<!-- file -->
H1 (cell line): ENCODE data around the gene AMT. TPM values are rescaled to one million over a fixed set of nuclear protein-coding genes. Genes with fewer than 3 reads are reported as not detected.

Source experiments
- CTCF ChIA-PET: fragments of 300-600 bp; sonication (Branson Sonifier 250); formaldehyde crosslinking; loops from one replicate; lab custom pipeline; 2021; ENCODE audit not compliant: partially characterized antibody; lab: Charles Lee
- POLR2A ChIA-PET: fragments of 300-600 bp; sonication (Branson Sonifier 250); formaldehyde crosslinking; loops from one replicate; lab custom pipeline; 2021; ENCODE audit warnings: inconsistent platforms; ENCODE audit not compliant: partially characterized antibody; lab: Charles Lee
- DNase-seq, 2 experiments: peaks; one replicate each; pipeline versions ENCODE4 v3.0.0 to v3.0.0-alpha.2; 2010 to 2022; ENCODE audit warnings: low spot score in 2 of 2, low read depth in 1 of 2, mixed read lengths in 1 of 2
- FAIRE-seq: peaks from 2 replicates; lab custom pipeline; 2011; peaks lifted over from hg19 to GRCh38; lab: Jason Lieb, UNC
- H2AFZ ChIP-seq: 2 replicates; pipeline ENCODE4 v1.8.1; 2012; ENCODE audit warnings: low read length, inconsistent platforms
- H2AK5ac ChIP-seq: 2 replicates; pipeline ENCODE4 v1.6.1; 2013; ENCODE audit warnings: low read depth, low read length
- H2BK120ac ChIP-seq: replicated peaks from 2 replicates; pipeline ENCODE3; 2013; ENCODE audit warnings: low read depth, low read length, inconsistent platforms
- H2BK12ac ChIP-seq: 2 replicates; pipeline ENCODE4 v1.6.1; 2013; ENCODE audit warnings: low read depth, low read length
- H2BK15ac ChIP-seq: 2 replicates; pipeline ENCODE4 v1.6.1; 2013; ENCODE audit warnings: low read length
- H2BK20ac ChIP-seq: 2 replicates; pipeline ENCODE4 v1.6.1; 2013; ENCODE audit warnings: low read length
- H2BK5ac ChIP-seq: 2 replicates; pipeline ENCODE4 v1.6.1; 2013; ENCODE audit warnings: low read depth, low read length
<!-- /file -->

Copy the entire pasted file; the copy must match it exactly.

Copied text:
H1 (cell line): ENCODE data around the gene AMT. TPM values are rescaled to one million over a fixed set of nuclear protein-coding genes. Genes with fewer than 3 reads are reported as not detected.

Source experiments
- CTCF ChIA-PET: fragments of 300-600 bp; sonication (Branson Sonifier 250); formaldehyde crosslinking; loops from one replicate; lab custom pipeline; 2021; ENCODE audit not compliant: partially characterized antibody; lab: Charles Lee
- POLR2A ChIA-PET: fragments of 300-600 bp; sonication (Branson Sonifier 250); formaldehyde crosslinking; loops from one replicate; lab custom pipeline; 2021; ENCODE audit warnings: inconsistent platforms; ENCODE audit not compliant: partially characterized antibody; lab: Charles Lee
- DNase-seq, 2 experiments: peaks; one replicate each; pipeline versions ENCODE4 v3.0.0 to v3.0.0-alpha.2; 2010 to 2022; ENCODE audit warnings: low spot score in 2 of 2, low read depth in 1 of 2, mixed read lengths in 1 of 2
- FAIRE-seq: peaks from 2 replicates; lab custom pipeline; 2011; peaks lifted over from hg19 to GRCh38; lab: Jason Lieb, UNC
- H2AFZ ChIP-seq: 2 replicates; pipeline ENCODE4 v1.8.1; 2012; ENCODE audit warnings: low read length, inconsistent platforms
- H2AK5ac ChIP-seq: 2 replicates; pipeline ENCODE4 v1.6.1; 2013; ENCODE audit warnings: low read depth, low read length
- H2BK120ac ChIP-seq: replicated peaks from 2 replicates; pipeline ENCODE3; 2013; ENCODE audit warnings: low read depth, low read length, inconsistent platforms
- H2BK12ac ChIP-seq: 2 replicates; pipeline ENCODE4 v1.6.1; 2013; ENCODE audit warnings: low read depth, low read length
- H2BK15ac ChIP-seq: 2 replicates; pipeline ENCODE4 v1.6.1; 2013; ENCODE audit warnings: low read length
- H2BK20ac ChIP-seq: 2 replicates; pipeline ENCODE4 v1.6.1; 2013; ENCODE audit warnings: low read length
- H2BK5ac ChIP-seq: 2 replicates; pipeline ENCODE4 v1.6.1; 2013; ENCODE audit warnings: low read depth, low read length